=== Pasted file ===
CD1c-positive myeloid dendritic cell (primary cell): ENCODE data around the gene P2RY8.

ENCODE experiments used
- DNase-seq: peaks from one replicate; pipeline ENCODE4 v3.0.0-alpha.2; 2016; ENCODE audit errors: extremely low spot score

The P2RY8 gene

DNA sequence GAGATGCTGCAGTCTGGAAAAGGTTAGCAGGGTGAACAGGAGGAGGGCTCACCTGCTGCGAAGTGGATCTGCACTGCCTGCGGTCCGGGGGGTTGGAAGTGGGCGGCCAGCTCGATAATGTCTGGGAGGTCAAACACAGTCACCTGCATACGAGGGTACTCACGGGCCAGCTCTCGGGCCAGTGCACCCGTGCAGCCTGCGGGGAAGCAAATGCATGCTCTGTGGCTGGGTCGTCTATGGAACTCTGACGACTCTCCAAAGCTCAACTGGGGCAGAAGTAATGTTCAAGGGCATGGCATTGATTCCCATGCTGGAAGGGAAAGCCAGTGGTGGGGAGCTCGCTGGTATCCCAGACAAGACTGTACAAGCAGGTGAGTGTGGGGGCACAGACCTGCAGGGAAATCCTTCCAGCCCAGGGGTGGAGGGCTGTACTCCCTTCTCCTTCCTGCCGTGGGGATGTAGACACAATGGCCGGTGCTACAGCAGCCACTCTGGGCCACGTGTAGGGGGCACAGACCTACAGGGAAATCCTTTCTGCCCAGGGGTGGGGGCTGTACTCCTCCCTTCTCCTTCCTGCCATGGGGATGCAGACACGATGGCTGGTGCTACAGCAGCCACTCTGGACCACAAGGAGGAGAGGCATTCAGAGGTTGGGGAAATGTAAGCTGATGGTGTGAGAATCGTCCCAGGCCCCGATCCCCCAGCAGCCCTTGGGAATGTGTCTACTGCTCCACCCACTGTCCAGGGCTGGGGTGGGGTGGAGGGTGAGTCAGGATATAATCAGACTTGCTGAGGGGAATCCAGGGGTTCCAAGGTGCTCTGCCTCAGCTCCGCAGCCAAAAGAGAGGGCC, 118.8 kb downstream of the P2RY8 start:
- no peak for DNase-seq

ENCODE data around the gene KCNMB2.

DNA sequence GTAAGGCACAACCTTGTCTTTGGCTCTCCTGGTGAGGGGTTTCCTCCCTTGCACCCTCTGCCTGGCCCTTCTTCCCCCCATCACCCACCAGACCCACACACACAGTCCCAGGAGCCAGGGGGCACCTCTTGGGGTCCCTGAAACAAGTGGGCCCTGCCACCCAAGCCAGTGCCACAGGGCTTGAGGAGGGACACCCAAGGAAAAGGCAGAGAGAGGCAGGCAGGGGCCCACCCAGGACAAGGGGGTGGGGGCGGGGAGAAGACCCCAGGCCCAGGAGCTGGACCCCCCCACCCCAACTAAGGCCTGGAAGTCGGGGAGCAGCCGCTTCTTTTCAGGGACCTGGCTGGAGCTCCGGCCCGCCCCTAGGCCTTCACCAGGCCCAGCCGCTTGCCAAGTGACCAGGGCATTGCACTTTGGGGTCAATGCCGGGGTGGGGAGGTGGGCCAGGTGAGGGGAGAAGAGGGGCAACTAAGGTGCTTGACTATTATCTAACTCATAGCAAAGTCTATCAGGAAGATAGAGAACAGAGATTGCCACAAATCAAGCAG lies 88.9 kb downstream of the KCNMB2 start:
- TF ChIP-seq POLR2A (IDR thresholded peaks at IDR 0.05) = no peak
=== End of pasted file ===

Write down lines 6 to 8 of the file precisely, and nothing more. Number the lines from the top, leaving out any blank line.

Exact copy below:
- no peak for DNase-seq

ENCODE data around the gene KCNMB2.

DNA sequence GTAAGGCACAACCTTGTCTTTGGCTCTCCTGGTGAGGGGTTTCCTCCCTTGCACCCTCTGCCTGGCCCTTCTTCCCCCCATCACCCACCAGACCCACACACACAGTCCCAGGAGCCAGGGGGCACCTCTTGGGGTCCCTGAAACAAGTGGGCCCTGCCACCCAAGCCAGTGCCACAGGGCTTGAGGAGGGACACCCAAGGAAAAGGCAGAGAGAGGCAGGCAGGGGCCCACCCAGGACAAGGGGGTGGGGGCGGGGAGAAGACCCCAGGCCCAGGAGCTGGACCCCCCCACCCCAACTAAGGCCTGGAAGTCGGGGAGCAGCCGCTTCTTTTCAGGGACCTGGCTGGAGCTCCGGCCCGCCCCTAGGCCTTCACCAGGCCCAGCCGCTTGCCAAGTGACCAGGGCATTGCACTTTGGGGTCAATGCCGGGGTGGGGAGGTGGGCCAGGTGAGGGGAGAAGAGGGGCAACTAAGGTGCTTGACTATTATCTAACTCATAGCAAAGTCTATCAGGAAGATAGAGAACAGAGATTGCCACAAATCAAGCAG lies 88.9 kb downstream of the KCNMB2 start: